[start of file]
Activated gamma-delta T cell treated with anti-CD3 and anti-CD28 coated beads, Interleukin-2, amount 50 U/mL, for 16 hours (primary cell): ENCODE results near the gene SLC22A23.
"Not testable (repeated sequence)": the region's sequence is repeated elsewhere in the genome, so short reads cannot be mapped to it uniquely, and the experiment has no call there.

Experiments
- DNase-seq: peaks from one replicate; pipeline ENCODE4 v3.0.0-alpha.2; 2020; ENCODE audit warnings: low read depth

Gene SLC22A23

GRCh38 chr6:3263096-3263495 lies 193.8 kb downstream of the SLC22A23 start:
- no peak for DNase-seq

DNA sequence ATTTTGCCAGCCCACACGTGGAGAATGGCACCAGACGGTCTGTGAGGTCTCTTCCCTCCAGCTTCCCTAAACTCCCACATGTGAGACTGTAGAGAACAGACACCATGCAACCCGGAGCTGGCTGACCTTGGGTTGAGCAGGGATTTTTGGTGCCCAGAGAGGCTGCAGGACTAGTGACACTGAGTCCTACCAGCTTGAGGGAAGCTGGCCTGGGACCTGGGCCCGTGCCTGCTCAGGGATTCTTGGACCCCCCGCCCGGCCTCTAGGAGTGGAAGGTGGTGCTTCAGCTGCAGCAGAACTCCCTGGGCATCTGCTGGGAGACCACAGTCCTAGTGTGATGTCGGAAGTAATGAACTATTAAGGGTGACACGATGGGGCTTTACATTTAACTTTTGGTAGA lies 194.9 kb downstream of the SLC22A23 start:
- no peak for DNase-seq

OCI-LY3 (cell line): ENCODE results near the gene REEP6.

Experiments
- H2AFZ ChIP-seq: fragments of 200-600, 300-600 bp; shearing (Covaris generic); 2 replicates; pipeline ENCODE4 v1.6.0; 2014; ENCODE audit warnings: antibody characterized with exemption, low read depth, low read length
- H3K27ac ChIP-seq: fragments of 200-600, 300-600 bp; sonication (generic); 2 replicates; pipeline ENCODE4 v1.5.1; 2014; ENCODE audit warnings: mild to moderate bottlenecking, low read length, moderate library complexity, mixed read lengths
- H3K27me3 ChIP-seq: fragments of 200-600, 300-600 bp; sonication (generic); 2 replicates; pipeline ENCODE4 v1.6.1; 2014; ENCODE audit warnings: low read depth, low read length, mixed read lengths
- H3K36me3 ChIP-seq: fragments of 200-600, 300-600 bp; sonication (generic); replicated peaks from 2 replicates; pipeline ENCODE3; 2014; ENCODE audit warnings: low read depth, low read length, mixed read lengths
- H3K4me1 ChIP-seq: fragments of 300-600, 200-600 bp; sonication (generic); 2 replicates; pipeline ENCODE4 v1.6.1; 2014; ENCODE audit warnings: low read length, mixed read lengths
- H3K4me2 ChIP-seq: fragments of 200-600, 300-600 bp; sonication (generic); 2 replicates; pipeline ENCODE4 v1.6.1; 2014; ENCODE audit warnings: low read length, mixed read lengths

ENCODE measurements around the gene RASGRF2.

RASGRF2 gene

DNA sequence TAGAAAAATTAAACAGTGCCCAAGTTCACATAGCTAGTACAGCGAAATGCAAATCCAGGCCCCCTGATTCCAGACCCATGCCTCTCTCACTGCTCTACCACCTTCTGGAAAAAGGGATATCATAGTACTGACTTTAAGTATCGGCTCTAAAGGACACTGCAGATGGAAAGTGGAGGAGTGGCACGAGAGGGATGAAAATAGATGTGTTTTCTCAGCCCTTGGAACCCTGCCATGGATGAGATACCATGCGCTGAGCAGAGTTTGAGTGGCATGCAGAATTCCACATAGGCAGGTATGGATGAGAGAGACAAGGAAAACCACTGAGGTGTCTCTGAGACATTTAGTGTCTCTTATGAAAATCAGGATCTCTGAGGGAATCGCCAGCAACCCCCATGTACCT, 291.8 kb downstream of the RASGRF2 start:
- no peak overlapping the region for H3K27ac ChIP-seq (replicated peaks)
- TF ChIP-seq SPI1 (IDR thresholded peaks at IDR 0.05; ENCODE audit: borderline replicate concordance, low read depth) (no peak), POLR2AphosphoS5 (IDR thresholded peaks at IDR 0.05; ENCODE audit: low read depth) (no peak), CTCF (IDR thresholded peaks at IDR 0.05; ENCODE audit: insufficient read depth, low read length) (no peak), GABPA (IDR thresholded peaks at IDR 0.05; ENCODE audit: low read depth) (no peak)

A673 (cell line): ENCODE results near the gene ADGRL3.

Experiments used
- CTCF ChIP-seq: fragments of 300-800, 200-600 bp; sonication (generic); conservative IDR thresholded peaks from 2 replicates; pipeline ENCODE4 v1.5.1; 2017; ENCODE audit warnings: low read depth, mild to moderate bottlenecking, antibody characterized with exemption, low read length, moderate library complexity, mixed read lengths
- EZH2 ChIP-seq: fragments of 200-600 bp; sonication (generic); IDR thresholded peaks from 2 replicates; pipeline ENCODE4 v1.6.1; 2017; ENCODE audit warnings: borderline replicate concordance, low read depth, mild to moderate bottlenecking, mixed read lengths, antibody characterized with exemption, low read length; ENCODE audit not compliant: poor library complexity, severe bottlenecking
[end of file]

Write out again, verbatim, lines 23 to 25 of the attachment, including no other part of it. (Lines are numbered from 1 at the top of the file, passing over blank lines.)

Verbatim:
A673 (cell line): ENCODE results near the gene ADGRL3.

Experiments used
- CTCF ChIP-seq: fragments of 300-800, 200-600 bp; sonication (generic); conservative IDR thresholded peaks from 2 replicates; pipeline ENCODE4 v1.5.1; 2017; ENCODE audit warnings: low read depth, mild to moderate bottlenecking, antibody characterized with exemption, low read length, moderate library complexity, mixed read lengths